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SORENSON v. BURNS CASCADE CO.

September 23, 1996

JAMES A. SORENSON, Plaintiff, -vs- BURNS CASCADE CO., a Division of Burns Brothers Manufacturing Co., Inc., Defendant.

JOHN T. CURTIN, United States District Judge


The opinion of the court was delivered by: CURTIN

CURTIN, District Judge

 BACKGROUND

 Plaintiff James A. Sorenson was 54 years old when he was fired by the defendant Burns Cascade, a division of Burns Brothers Manufacturing, Inc. Plaintiff commenced this action on March 15, 1995 alleging age discrimination under the Age Discrimination in Employment Act, 29 U.S.C. § 621 et seq. ("ADEA"), and the New York Human Rights Law (N.Y. Executive Law § 290 et seq.) ("NYHRL"). Before commencing this action, plaintiff filed a charge of discrimination with the EEOC on or about October 31, 1994, which the EEOC cross-filed with the New York State Division of Human Rights. Item 8, Ex. A.

 Defendant now moves for summary judgment. Plaintiff cross-moves for summary judgment as to defendant's affirmative defenses.

 Burns Cascade was formed in September 1991 to sell certain industrial pipes and valves to the Buffalo market. These products were manufactured by the Neles Jamesbury Company. In order to gain immediate access to Neles Jamesbury customers, David Pollack, the president of Burns Cascade, asked Neles Jamesbury representatives for recommendations. These representatives suggested that Pollack hire plaintiff and William Jennings, who were then working for Great Lakes Plumbing and Supply, a company already selling Neles-Jamesbury products in the Buffalo area. Item 14, pp.4-5.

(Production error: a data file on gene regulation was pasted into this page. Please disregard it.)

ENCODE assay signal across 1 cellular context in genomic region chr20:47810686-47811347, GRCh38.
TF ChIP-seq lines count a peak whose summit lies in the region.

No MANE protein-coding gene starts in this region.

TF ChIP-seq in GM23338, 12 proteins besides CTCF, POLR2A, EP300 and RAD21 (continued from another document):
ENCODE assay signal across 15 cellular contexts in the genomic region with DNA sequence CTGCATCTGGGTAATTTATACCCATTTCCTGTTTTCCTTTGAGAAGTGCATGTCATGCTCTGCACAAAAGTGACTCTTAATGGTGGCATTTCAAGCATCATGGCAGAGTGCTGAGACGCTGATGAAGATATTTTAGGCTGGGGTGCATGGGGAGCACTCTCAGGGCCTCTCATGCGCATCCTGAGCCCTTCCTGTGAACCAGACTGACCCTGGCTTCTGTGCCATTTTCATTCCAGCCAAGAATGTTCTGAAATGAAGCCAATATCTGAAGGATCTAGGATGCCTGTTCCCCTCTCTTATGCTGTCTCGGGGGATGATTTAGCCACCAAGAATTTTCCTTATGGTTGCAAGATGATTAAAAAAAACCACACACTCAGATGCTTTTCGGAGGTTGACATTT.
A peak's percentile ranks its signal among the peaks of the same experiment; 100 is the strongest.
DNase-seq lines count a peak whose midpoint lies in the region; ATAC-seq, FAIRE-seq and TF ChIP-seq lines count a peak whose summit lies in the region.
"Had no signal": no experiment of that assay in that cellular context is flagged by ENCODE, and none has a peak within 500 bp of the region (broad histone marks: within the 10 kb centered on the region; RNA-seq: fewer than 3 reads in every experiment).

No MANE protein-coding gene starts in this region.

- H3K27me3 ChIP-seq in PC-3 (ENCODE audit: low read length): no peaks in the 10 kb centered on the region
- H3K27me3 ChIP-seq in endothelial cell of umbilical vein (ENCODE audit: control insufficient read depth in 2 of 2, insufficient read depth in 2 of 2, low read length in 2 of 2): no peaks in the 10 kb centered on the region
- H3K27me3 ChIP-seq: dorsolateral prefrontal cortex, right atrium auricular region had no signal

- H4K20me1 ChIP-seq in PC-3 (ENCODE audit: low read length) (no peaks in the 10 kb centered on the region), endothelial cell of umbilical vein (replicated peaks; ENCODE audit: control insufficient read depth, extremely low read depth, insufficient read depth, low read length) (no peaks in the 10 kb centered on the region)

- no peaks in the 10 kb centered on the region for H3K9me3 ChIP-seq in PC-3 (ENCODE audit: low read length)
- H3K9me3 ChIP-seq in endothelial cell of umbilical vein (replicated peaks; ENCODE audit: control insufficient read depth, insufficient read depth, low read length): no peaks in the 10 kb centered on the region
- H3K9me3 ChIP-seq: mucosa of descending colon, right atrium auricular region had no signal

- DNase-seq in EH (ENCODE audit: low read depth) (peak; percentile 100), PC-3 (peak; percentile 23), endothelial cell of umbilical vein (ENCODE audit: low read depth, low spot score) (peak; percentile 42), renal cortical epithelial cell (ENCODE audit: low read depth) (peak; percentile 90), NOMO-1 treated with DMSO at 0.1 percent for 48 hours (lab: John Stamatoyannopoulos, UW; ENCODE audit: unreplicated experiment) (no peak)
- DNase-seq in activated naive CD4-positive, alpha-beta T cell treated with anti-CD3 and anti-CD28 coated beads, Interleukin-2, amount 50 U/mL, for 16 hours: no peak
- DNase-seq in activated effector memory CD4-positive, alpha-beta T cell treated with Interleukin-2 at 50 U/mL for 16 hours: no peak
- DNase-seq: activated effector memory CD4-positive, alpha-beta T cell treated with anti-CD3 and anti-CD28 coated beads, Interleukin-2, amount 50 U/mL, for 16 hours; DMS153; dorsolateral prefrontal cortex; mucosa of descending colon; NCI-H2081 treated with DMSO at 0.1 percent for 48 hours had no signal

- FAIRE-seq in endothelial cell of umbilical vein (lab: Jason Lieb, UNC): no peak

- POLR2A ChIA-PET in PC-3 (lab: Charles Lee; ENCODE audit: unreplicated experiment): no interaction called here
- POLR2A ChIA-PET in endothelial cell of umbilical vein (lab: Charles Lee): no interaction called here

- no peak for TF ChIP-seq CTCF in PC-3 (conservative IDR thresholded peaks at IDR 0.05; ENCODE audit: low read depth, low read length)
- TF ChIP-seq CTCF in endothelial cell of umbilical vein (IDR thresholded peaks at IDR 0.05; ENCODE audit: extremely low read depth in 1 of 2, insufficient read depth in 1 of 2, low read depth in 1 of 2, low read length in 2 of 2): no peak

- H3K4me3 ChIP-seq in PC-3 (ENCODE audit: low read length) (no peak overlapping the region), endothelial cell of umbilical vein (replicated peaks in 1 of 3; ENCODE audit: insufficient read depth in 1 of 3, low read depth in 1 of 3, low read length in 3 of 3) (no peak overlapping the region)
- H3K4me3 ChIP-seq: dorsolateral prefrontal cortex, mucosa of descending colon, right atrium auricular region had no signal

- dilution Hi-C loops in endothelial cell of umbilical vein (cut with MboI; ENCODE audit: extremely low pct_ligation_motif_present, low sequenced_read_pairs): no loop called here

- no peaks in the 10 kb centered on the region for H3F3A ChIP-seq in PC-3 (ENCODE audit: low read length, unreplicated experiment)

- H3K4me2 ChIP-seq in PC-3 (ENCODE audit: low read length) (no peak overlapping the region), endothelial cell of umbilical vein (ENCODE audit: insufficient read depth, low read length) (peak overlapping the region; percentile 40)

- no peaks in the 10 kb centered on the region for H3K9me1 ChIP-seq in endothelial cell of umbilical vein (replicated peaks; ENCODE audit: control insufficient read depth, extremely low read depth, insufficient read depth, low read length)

Plaintiff and Mr. Jennings were subsequently hired to start the Burns Cascade operation in Buffalo. Jennings was hired as manager of the Pipe, Valve and Fittings Group of the Buffalo office at an annual salary of $ 83,000. Plaintiff was hired as a sales representative at a salary of $ 66,500 per year. Item 7, p.4. Both Jennings and plaintiff were 52 years old on the date they were hired. Item 7, p.3.

 DISCUSSION

 I. Plaintiff has not shown that employer's age-neutral explanation is a pretext.

 To establish a claim under the ADEA, plaintiff must first present a prima facie case of age discrimination. Woroski v. Nashua Corp., 31 F.3d 105, 108 (2d Cir. 1994). To establish a prima facie case, plaintiff must show: "'(1) that he was within the protected age group, (2) that he was qualified for the position, (3) that he was discharged, and (4) that the discharge occurred under circumstances giving rise to an inference of age discrimination.'" Id. (quoting Spence v. Maryland Casualty Co., 995 F.2d 1147, 1155 (2d Cir. 1993). Once the plaintiff has established a prima facie case, the employer must offer a legitimate, non-discriminatory business rationale for its actions. Id. If the employers gives an age-neutral reason for the termination, plaintiff must bear the burden of proving that the employee's age was the actual reason for the discharge. Id. The burden of establishing a prima facie case is a modest one, "but it has substance nevertheless." Viola v. Philips Medical Systems of North America, 42 F.3d 712, 716 (2d Cir. 1994).

 Plaintiff satisfies the prima facie requirement: he was 54 on the date he was fired, defendant does not dispute that plaintiff was qualified for the position, plaintiff was discharged, and his replacement was just 32 years old. Although plaintiff does not offer much support for his theory, these facts taken together could permit a reasonable inference of age discrimination.

 A. Defendant's explanation

 Defendant maintains that plaintiff was terminated because (1) plaintiff was unsuccessful in meeting the goals he was hired to achieve, (2) given his high salary, it was not economically beneficial for the company to employ him and (3) the company was changing the focus of its sales efforts outside plaintiff's area of experience. Item 7, p. 9. Defendant's production of a non-discriminatory reason for its ...


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